By Michelle Vecchio
Hardship has a way of bringing communities together and inspiring individuals to look beyond themselves and their own needs. Hurricane Sandy was no exception.
On the evening of Monday, October 29, heavy rains and strong winds resulting from Hurricane Sandy’s westward trajectory across New Jersey left much of Princeton, New Jersey, and all of Princeton Theological Seminary without power for several days. With classes canceled and Seminary offices and the library closed for the week, members of the Seminary joined together to serve and care for one another and their surrounding community.
Through the efforts of German Martinez, director of facilities and construction, generators were set up in the Mackay Campus Center and other Seminary housing to provide members of the community with much-appreciated electricity over the days without power. With only a quarter of its usual staff working in the initial days following the storm, Aramark, headed by Food Service Director Hussain Aziz, worked tirelessly to provide hot meals to students, staff, and faculty. With the promise of power, Internet, and free coffee, the Mackay Campus Center was flooded with students fellowshipping, studying, and keeping in touch with their loved ones.
The scene in the lobbies of the Charlotte Rachel Wilson (CRW) complex, where there also was generator power, was similar. Students, spouses, and families gathered together for food, fellowship, and service, coordinating potlucks, holding video game tournaments, and opening up their showers to their neighbors without hot water in the Witherspoon Apartments. Dawan Nuie, a senior Master of Divinity student and Witherspoon resident, lovingly characterized the nature of the community in the lobbies as “a smorgasbord of the body of Christ,” with individuals from different racial backgrounds and denominational affiliations coming together to love and care for one another.
As the initial brunt and shock of the storm began to wane, however, students and staff began to turn their attention beyond the immediate Princeton Seminary community. Chapel services led by Jan Ammon and Martin Tel included reflections on the storm and prayers for those whose lives, homes, and neighborhoods were deeply affected by it. A Reformation Day service was similarly marked by contemplative reflection and worship and was even accompanied by organ music, thanks to the efforts of junior Master of Divinity student Chris Miller, who graciously volunteered to pump the instrument by hand.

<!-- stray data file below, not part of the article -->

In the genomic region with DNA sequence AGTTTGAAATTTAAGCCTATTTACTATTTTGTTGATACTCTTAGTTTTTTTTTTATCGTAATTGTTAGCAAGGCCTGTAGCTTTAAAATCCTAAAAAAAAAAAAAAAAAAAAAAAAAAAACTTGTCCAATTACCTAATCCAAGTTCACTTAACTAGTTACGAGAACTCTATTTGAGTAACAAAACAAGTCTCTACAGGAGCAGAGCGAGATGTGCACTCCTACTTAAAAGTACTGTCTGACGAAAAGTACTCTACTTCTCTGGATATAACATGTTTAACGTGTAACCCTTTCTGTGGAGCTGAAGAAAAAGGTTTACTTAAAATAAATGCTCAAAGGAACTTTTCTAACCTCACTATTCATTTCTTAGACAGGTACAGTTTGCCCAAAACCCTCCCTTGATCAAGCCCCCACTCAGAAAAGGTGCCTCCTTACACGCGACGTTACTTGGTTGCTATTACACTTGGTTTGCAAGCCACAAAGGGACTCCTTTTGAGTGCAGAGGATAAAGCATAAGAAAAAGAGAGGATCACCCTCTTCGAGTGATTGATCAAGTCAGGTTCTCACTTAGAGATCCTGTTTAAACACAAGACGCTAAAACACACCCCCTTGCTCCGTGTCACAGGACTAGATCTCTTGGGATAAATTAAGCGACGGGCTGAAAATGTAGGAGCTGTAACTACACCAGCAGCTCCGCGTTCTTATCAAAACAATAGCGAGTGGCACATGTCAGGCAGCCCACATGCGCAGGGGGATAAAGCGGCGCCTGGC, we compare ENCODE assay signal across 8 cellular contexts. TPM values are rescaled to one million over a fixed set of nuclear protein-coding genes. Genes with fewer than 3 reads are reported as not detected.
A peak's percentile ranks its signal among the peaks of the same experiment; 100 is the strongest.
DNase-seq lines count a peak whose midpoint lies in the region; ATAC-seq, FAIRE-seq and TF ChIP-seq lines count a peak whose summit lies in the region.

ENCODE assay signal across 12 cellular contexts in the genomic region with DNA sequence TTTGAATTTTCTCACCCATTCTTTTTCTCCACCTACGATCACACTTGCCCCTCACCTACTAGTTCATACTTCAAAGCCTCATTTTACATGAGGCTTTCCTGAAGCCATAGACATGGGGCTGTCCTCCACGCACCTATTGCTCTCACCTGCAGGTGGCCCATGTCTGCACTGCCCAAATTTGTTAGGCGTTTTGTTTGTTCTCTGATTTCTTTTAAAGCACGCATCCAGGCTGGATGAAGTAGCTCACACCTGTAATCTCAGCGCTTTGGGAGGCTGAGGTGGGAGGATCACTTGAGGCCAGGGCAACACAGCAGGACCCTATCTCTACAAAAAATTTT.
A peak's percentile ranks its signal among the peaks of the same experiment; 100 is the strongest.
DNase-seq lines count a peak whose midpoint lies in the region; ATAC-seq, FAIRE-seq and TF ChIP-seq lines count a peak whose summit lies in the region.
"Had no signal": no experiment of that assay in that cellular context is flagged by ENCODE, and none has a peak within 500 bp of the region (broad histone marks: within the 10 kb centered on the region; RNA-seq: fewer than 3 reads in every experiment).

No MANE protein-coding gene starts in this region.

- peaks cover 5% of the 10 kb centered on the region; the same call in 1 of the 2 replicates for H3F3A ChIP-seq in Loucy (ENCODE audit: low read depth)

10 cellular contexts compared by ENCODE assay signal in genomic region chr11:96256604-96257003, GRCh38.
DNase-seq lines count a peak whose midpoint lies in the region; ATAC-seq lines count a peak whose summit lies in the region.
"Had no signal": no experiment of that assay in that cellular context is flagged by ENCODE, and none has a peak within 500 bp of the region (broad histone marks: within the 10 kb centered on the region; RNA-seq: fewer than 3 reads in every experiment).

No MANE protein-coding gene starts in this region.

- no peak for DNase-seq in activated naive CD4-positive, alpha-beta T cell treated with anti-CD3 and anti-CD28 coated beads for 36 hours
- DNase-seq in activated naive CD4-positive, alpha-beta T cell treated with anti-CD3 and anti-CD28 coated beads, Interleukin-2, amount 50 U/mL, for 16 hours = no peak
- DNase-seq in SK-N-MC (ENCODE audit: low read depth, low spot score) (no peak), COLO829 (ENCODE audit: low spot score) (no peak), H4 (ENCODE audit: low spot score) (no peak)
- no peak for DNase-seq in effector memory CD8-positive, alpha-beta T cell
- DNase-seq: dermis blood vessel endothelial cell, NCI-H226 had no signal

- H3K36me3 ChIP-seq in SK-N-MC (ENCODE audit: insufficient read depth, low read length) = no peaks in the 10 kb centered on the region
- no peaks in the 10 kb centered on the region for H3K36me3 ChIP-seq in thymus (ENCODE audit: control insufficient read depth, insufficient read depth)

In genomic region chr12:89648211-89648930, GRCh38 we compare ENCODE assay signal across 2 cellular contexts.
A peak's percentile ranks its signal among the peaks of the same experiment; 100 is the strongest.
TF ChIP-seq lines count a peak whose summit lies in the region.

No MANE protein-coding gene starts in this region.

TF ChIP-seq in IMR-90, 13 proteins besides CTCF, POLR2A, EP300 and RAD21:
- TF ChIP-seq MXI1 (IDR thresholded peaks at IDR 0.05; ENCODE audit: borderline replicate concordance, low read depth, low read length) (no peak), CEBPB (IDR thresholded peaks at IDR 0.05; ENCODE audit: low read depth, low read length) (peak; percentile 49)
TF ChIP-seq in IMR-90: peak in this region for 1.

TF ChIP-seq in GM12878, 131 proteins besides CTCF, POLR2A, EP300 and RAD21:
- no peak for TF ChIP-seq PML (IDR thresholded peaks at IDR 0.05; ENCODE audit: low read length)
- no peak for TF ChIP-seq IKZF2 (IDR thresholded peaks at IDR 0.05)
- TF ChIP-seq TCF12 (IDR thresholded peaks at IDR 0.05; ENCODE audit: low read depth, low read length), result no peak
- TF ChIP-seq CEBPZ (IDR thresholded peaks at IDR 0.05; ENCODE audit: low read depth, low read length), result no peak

In addition to these worship services, a number of students, many of whom are active leaders and members of the Seminary’s Community Action Network (CAN), gathered together to coordinate service projects to assist with relief efforts. A few of the various student-organized service opportunities included serving dinner at a Red Cross emergency shelter located outside Atlantic City in Pleasantville, New Jersey; helping with Crisis Ministry of Trenton’s homelessness prevention efforts and food bank; and volunteering at Tent City, a tented community for homeless populations in Lakewood, New Jersey, hard hit by the storm.
CAN is continuing to coordinate and promote special relief work opportunities in addition to maintaining its regular relationships with local service agencies. These opportunities can be found on CAN’s web site. There, in addition to checking out ways to actively serve those affected by Sandy, individuals can also make financial donations to HomeFront, an organization in Mercer County, New Jersey, dedicated to providing those living on the poverty line with essential services and emergency relief. With many men and women having lost a week’s worth of wages due to the storm and in danger of falling behind on rent payments, HomeFront is working to provide financial assistance to help these individuals and their families stay in their housing. CAN has committed to raising $10,000 before Thanksgiving to assist HomeFront in its ongoing mission. All the money raised will go directly to the organization and will be matched by a generous donor.
These efforts, combined with others, such as the Student Government Association’s election day party in which students were encouraged to bring non-perishables and clothing to be donated to storm relief, or the Red Cross blood drive in which members of the PTS community were encouraged to donate blood to help the organization meet its heightened demand following the storm, demonstrate the Seminary community’s ongoing response to the storm.
Overall, students, staff, and faculty alike were overwhelmed by the solidarity and service that characterized the Seminary community during and following the storm. Whether it was students in Mackay giving the Aramark staff a standing ovation for their dedicated service or CRW deacons diligently manning grills outside the apartment complexes to help provide the community with hot meals, students gathering to pray for those battered by the storm or setting aside their studies to physically go and meet their needs, the PTS community came together in a powerful way to love and care for its neighbors.
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